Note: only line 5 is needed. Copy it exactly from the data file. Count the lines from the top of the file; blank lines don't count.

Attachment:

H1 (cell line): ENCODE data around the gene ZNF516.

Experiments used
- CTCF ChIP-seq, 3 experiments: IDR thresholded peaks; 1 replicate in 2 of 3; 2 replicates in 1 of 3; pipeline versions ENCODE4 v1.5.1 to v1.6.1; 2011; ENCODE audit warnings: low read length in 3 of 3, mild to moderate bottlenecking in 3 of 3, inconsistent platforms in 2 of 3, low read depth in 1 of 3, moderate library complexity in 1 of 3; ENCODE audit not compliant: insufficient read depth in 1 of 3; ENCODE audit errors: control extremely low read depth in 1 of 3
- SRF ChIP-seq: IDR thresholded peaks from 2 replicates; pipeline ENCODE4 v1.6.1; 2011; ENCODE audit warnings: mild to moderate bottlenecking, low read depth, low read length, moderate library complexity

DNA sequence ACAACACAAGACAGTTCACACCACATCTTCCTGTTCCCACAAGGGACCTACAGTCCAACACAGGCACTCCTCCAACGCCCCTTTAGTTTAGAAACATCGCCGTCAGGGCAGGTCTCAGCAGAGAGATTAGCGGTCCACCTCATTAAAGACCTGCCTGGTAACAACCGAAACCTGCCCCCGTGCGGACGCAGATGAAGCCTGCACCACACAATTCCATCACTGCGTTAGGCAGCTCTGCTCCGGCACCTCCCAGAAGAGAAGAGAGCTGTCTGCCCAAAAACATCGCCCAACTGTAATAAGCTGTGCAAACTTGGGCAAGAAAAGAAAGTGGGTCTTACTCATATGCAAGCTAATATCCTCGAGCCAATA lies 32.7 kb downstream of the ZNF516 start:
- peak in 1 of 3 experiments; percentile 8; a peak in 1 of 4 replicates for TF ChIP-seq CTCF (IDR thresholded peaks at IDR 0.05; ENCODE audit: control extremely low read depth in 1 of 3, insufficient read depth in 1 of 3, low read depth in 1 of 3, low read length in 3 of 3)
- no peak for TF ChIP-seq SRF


DNA sequence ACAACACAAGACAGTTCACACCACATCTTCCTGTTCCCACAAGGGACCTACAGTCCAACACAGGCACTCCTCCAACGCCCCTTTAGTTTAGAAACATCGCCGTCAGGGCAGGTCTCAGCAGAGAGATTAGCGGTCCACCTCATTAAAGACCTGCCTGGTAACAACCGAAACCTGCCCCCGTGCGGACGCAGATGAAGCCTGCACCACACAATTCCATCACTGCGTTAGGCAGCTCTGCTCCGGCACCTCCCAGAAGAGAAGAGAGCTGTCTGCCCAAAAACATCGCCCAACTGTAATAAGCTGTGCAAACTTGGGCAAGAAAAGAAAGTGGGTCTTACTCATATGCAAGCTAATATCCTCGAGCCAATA lies 32.7 kb downstream of the ZNF516 start: